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Tibetan Torch relay to pass through Phila.

The Tibetans who plan to relay a "Freedom Torch" through Philadelphia today say they will refrain from shouting anti-China slogans. And that they will offer prayers for those killed in the Sichuan Province earthquake.

The Tibetans who plan to relay a "Freedom Torch" through Philadelphia today say they will refrain from shouting anti-China slogans. And that they will offer prayers for those killed in the Sichuan Province earthquake.

Suddenly, criticizing China has become a delicate task.

The demonstrators who will carry the torch as part of a long-planned protest against the Middle Kingdom's human-rights record find they must tread carefully, not only across the cobblestone streets of Old City, but through a political landscape altered by the deaths of at least 40,000 people.

The worldwide running of the Tibetan Freedom Torch is meant to be a shadow protest of the official Beijing Olympic Torch relay. But it's hard to vigorously condemn China when the nightly news shows images of grieving parents searching the rubble for lost children.

"It's an absolute conflict," said a sympathetic Suzanna Murphy, a leader of the local cultural organization Tibetan Women's Crossing who has helped organize today's relay. "I was watching the BBC News . . ."

Her voice trailed off, the scenes from Southwest China now familiar: Towns that look like they've been carpet-bombed, women wailing as they identify family members at temporary morgues, rescue workers moving carefully across mountains of debris.

China temporarily suspended the relay of the Olympic Torch in deference to the dead and injured. The relay of the Tibetan Torch continues as planned.

"The way people felt was most appropriate to go ahead was not to stop speaking about the tragedy that's happening in Tibet, but to express our deepest sympathy with what's happening in China," said Freya Putt, Olympics campaign coordinator of the International Tibet Support Network in Washington.

China's policy in Tibet is one of forceful repression, she said. That hasn't changed.

Yet the effort to spread that message has become newly complicated.

Tsering Wangdi, president of the Tibetan Association of Philadelphia, said six months of planning went into today's torch relay - making it impossible to call off the event. However, he said, unlike the Tibet rallies held this spring on Independence Mall, there will be no anti-China speeches or sloganeering.

"We're not going to do any protest against China. We're just going to do the torch," he said. "We can do our best not to hurt the Chinese people at this moment."

The relay begins at noon at City Hall, with prayers for Tibet and for the victims of the earthquake, organizers said. Then the torch will be carried to the Art Museum and to Independence Mall, where supporters will rally at 2 p.m. The first torch-bearer is scheduled to be Geshe Monlam, a monk who fled Tibet in 1959 with the Dalai Lama.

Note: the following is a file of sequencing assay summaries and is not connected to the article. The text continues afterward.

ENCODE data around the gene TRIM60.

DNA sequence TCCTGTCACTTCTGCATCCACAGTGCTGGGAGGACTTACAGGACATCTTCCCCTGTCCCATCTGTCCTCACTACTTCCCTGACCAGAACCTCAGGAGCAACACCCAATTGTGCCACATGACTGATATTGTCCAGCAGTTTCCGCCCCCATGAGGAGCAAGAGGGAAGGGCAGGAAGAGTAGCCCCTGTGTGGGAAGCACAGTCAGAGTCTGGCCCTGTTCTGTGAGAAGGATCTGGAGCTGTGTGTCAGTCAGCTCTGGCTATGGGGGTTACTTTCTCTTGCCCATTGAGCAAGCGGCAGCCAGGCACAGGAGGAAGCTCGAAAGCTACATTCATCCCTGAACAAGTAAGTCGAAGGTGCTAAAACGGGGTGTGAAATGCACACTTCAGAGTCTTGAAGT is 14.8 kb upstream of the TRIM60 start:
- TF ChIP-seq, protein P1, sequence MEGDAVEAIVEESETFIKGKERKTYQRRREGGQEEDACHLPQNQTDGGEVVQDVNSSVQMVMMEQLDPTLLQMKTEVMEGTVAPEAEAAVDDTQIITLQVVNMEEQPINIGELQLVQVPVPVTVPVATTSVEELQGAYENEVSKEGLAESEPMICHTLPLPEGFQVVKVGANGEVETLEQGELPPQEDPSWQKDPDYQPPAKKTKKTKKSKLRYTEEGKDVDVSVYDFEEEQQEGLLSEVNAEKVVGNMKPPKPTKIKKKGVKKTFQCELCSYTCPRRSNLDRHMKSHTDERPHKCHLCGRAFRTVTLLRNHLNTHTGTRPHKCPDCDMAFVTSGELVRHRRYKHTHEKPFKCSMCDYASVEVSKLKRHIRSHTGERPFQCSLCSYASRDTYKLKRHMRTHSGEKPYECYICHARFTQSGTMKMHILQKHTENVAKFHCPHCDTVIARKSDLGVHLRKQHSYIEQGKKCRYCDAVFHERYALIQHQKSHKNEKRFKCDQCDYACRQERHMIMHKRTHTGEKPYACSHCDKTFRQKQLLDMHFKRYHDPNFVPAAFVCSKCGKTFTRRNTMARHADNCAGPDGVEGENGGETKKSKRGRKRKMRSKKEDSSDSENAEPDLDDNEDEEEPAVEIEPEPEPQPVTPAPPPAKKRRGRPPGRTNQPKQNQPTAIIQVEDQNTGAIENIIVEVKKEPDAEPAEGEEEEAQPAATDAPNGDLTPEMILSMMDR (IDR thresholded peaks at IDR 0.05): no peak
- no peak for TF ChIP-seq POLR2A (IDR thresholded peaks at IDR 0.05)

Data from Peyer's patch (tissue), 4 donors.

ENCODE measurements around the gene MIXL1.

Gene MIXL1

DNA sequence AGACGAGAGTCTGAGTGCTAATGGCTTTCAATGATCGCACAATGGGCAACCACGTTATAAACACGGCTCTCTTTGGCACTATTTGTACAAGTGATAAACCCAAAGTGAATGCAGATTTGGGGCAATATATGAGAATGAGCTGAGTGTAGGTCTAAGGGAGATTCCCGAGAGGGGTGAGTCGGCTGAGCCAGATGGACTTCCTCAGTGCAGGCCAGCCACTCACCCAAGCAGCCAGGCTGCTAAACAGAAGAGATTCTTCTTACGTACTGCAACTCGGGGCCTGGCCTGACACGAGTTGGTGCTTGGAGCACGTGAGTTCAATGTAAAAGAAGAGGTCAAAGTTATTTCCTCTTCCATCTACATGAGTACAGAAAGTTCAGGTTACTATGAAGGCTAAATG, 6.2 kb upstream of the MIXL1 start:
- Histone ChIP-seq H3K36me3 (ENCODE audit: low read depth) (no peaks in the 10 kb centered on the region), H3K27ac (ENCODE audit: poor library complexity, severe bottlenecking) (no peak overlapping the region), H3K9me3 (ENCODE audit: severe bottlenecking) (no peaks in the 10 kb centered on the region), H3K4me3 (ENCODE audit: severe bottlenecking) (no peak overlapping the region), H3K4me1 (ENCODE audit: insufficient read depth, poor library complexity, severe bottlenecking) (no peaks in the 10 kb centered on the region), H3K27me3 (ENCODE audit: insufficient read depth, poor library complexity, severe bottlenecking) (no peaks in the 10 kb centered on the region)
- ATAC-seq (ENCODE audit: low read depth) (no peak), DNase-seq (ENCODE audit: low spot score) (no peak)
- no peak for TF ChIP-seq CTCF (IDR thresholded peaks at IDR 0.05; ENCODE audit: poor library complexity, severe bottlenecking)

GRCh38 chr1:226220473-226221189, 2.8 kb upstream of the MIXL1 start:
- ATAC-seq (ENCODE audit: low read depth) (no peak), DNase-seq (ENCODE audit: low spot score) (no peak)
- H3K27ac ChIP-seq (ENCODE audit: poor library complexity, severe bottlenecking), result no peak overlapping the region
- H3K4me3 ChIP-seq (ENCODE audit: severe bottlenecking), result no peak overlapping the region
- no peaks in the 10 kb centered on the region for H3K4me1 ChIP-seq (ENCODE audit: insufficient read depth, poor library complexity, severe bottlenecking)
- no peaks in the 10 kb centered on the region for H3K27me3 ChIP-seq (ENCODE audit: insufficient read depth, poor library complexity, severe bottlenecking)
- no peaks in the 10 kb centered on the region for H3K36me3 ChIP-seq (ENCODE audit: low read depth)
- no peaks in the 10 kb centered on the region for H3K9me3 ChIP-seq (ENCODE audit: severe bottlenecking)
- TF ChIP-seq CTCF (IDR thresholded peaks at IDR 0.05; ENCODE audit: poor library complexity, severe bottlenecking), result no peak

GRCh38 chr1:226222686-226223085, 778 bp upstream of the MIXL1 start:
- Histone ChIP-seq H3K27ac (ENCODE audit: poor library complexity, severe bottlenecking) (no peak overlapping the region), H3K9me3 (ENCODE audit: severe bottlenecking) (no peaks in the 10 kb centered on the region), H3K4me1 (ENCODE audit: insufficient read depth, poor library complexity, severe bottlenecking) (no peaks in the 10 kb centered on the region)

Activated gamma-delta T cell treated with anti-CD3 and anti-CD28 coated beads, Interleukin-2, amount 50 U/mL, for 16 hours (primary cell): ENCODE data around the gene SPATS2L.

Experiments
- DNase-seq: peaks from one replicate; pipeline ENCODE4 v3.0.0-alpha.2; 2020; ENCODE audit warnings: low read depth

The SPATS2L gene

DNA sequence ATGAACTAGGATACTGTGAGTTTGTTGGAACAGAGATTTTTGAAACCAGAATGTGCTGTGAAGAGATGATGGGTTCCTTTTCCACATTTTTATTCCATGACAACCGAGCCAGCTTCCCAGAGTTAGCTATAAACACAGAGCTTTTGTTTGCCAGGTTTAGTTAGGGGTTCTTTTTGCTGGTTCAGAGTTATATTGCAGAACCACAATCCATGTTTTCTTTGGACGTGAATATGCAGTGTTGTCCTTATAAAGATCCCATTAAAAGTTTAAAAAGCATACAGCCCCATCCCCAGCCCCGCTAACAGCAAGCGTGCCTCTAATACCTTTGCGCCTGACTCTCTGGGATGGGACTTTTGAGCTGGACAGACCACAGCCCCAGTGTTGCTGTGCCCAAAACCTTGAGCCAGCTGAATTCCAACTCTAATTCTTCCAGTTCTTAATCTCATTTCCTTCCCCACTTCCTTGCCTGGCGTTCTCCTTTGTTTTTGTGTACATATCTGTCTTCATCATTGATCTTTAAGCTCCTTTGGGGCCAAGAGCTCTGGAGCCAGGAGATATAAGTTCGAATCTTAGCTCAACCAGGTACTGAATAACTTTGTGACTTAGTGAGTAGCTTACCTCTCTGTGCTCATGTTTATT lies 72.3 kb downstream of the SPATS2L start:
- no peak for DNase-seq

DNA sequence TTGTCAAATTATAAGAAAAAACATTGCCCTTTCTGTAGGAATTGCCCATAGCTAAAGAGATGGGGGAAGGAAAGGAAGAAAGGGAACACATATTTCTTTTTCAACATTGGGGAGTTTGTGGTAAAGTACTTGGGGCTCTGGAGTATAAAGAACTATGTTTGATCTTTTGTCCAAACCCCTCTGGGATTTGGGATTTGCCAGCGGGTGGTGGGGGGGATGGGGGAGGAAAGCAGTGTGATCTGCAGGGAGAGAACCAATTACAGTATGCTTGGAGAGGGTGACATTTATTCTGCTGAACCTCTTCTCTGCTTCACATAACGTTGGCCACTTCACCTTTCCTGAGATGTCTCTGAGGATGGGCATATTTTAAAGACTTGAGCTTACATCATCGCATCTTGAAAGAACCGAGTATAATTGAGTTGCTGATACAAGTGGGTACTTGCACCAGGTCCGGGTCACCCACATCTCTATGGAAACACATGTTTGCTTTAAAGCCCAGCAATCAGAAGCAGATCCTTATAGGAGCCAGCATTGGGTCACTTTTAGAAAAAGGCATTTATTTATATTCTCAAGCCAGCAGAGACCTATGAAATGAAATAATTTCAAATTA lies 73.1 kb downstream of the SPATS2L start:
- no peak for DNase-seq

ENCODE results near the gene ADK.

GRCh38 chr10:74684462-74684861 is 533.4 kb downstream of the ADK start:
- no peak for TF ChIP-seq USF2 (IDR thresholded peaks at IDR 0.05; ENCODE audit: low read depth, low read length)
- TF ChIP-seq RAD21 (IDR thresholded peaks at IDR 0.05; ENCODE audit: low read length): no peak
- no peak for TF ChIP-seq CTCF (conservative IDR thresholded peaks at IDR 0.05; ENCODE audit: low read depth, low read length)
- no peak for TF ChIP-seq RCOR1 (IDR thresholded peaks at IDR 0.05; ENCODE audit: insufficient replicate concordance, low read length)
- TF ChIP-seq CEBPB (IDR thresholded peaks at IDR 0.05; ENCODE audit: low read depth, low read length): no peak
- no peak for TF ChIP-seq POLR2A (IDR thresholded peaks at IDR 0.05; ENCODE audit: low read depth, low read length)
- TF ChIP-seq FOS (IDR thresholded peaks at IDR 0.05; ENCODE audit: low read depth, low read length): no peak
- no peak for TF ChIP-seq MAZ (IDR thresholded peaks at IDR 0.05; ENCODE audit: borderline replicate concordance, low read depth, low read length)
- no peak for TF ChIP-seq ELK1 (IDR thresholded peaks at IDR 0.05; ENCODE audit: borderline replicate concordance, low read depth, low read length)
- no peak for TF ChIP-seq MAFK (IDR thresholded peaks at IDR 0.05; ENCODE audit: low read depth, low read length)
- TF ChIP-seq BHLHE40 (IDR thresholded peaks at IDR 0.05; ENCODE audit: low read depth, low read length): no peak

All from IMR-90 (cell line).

It's uncertain whether the relay will be met by pro-China demonstrators, as has happened in other cities. What's clear is that, in the battle for public opinion, perception is often reality, and in the lead-up to the summer Olympics, China has been taking a beating.

For many Americans, China has recently become the country that sends them toxic toys and tainted medicines, that won't press its Sudan trading partner to stop atrocities in Darfur, that imprisons monks in Tibet. But then came the May 12 earthquake.

The Philadelphia leg of the relay takes place as China concludes three days of national mourning. For one public relations expert, that timing and the continuing news coverage should compel local Tibetans to delay their event.

"They're doing their cause a disservice by doing the torch now," said Peter Madden, president of AgileCat public relations in Philadelphia.

Madden thinks the running of the Freedom Torch, which sponsors say "symbolizes the hopes and aspirations of the Tibetan people for freedom and justice," is a brilliant public relations idea. But "now would not be the time," he said.

Waiting a week would allow the media coverage to subside and permit the public to return to the Tibet-China issue with fresh eyes.

But Martin Goldstein, who teaches international relations at Widener University in Chester, and who has traveled in China and Tibet, sees no reason the relay shouldn't proceed: People can distinguish between a protest against a government and sympathy for a people.

"I think a lot of Americans would feel the government of China is to be condemned, and the Freedom Torch supported - that doesn't mean you don't support the people who are suffering," he said.

The Tibetan Torch began its journey in Olympia and Athens, Greece, and is scheduled to arrive in Tibet on Aug. 7, the day before the start of the Beijing Olympics.

Murphy, of Tibetan Women's Crossing, which helps Tibetan children and nuns, said it's important for demonstrators at today's relay to convey that their grievance is solely with China's government.

"It's not about the Chinese people," she said. "The Tibetans and the Chinese people, there's common ground."